In the Age of Trump, Who Can US Allies Believe?

In the Age of Trump, Who Can US Allies Believe?

REUTERS/Mike Segar

Under other circumstances, comments about Vice President Mike Pence made by Rep. Adam Schiff on Sunday morning would have seemed uncharitable at best, or malicious at worst. The California congressman, who serves as the top Democrat on the House Intelligence Committee, said that the leaders of US allies meeting with Pence in Europe can’t trust that what they hear from him reflects the intentions of the Trump administration.

Speaking from Berlin, where he was attending an annual conference on international security, Schiff said, “There’s a lot of concern here about just who speaks for the administration and certainly even when things -- when the vice president or others say the right things, they wonder, does the president stand behind this?”

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Pence, also attending the conference, had delivered a speech two days earlier restating the commitment of the United States to the North Atlantic Treaty Alliance -- an organization President Trump had called “obsolete” during his campaign for the Oval Office.

Pence had arrived in Munich just days after it was revealed that Trump had waited 14 days before informing his own vice president that Pence had been lied to by former National Security Adviser Michael Flynn about discussions with a Russian diplomat. The incident raised questions about whether or not Pence was actually part of the administration’s inner circle.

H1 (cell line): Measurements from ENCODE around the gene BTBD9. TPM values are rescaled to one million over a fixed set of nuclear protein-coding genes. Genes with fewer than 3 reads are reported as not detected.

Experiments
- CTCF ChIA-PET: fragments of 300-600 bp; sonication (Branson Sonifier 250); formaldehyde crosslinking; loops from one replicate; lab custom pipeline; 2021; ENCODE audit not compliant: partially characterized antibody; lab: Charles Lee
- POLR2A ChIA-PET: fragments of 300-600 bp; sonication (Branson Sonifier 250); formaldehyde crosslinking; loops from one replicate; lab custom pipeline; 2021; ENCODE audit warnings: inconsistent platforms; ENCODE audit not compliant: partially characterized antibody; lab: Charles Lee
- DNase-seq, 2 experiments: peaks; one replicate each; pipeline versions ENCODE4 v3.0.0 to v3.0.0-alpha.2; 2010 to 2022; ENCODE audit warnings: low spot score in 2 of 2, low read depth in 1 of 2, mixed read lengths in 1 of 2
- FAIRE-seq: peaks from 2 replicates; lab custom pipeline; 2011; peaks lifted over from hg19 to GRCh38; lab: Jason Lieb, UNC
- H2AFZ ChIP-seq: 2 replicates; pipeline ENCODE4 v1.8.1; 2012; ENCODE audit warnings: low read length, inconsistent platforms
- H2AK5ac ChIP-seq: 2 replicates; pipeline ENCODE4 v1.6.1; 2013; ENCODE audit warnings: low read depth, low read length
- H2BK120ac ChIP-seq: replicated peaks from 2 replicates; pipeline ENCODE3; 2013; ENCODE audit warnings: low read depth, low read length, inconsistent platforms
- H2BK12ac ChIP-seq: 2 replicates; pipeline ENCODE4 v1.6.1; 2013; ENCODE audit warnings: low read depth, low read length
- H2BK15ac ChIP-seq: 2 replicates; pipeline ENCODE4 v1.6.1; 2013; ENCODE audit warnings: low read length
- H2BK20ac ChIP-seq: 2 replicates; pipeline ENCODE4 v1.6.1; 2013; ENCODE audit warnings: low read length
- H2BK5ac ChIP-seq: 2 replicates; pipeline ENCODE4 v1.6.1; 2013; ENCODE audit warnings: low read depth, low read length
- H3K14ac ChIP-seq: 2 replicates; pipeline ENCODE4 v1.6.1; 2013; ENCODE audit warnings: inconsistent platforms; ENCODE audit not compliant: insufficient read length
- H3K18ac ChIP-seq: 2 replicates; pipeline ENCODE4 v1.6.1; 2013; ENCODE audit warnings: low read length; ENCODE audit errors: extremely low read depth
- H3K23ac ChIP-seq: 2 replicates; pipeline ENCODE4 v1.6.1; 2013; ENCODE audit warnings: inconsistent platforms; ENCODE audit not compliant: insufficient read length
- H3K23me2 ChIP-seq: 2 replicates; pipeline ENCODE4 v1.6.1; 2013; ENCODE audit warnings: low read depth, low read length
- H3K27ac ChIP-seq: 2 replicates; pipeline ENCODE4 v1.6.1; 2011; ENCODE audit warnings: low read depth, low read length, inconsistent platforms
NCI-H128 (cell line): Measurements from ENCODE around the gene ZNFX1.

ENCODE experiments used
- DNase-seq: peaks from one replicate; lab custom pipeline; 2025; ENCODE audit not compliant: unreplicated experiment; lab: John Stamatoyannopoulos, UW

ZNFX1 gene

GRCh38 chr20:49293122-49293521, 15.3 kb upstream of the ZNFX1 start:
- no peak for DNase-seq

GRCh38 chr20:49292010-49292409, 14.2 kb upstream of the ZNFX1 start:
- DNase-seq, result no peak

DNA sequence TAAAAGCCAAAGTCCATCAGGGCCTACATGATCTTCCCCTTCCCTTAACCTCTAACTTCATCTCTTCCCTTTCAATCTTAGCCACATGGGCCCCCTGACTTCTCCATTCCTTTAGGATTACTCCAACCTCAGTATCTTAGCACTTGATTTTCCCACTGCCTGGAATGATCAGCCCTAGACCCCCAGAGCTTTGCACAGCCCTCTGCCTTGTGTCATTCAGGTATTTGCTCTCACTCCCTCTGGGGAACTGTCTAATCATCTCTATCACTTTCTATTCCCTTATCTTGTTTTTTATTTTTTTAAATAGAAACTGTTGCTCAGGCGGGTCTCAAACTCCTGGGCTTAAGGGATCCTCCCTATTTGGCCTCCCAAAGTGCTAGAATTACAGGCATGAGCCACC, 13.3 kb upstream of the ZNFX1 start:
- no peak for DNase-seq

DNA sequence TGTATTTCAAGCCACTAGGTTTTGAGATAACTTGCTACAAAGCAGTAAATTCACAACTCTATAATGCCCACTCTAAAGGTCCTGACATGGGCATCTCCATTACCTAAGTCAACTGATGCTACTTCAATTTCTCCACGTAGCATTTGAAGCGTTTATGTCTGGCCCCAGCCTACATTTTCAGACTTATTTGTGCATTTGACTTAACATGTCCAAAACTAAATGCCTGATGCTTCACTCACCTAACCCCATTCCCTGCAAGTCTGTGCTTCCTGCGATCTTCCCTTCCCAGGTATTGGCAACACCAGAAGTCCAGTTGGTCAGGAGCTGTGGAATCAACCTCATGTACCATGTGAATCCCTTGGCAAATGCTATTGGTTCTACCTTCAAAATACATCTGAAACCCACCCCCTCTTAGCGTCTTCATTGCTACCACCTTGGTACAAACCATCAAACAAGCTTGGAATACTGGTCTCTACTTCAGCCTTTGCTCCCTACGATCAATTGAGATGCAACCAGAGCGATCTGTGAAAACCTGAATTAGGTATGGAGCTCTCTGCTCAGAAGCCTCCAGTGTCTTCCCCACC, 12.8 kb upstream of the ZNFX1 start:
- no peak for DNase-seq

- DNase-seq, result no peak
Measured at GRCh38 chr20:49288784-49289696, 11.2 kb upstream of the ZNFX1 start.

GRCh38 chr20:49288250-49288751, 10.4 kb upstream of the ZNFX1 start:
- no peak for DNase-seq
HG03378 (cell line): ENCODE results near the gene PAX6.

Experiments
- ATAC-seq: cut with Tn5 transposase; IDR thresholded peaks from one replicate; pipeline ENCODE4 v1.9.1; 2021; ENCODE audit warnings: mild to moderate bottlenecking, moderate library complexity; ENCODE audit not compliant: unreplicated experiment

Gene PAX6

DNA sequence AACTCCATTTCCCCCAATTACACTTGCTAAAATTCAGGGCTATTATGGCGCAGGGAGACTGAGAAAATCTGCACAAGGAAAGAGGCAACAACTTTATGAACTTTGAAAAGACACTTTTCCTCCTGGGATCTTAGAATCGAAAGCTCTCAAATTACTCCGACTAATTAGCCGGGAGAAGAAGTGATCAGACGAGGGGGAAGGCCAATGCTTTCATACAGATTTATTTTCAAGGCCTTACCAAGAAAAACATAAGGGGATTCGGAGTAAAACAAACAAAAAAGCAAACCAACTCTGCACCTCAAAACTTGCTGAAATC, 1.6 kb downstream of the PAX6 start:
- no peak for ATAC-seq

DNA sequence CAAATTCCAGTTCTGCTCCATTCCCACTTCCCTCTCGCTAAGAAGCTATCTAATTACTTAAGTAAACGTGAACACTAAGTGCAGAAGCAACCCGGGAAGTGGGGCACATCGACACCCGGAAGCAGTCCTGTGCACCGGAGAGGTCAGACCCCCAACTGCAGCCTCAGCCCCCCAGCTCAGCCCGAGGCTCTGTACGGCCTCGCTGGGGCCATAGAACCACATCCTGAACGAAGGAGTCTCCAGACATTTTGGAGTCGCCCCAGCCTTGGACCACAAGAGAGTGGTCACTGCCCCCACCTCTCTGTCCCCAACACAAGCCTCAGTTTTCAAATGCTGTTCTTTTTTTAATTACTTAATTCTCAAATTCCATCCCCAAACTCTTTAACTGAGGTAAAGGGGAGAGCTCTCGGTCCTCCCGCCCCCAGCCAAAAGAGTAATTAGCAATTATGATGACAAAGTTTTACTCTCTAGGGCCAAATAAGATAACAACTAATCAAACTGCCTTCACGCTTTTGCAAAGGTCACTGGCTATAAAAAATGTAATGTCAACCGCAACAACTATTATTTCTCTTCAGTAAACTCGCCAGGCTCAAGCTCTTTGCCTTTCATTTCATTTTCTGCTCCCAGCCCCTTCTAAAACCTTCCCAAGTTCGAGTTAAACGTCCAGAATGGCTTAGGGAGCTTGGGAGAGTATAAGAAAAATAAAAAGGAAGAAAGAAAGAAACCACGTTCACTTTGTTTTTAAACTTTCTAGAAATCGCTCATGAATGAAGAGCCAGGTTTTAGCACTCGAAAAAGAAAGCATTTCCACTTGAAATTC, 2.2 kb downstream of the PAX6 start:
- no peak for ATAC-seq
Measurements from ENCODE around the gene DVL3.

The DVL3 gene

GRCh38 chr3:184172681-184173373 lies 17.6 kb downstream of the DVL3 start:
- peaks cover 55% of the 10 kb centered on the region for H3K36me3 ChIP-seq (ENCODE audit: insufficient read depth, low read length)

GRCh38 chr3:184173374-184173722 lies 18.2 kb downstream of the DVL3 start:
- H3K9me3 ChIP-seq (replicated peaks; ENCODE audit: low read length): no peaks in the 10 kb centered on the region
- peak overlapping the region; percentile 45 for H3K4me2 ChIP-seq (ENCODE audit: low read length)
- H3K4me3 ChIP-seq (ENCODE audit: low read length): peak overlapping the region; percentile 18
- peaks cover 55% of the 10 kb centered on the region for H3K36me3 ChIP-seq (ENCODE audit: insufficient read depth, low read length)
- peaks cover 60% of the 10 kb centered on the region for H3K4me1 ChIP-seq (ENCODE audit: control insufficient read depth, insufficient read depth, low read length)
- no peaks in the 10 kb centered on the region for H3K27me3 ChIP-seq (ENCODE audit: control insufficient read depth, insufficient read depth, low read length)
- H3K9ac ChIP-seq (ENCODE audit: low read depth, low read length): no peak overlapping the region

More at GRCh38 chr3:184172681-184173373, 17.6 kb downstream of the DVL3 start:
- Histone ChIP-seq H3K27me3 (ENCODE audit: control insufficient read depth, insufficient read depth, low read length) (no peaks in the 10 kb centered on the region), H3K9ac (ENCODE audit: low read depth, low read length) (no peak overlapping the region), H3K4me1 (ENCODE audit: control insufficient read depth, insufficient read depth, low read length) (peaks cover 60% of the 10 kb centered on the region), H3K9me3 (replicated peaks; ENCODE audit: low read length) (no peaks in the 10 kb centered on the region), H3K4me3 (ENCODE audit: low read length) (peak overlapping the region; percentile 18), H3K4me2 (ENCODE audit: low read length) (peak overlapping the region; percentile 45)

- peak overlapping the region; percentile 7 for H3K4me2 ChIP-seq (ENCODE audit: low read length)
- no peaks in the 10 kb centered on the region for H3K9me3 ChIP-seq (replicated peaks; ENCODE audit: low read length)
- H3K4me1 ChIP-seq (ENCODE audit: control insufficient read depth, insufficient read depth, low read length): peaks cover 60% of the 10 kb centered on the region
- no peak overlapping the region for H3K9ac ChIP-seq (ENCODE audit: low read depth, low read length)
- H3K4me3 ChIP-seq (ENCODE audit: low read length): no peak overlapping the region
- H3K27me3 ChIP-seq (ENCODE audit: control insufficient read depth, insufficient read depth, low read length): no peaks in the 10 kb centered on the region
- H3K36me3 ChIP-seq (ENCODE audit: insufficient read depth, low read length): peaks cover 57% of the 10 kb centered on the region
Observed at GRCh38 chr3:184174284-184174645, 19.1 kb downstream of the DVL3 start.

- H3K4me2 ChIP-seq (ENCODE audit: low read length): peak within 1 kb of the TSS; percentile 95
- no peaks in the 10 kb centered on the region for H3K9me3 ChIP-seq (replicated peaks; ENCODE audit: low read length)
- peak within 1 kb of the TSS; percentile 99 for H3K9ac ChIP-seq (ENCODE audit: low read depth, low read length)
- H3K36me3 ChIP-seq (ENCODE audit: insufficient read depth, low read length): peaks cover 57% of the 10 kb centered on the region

So, listeners were wary when he announced, “Today, on behalf of President Trump, I bring you this assurance: the United States of America strongly supports NATO and will be unwavering in our commitment to this transatlantic alliance.”

He added an assurance that the US will stand up to Russian aggression, saying, “Know this: the United States will continue to hold Russia accountable, even as we search for new common ground, which as you know, President Trump believes can be found.”

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Schiff described the reaction of the audience, made up of prime ministers, defense ministers, and other senior leaders, as “subdued.” Reporting from Munich, the Reuters news service agreed, calling Pence’s reception “tepid.”

“Wait a minute,” said host Jonathan Karl. “Vice President Pence said quite clearly in that speech that the United States stands with NATO. You’re saying that people didn’t buy it?”

“Yes. And [US Ambassador to the United Nations] Nikki Haley said that, that we don’t recognize Russia’s annexation of Crimea. But that still begs the question, is the vice president or Nikki Haley really speaking for the president?” Schiff said.

“I think certainly here at the conference when Mike Pence said that we want NATO members to pay up, they knew, in that case, he was speaking for the president. But when he talked about American commitment to NATO, when he talked about the commitment to Europe, I think there are still profound questions about whether he is, in those cases, really speaking for the president or speaking for himself.”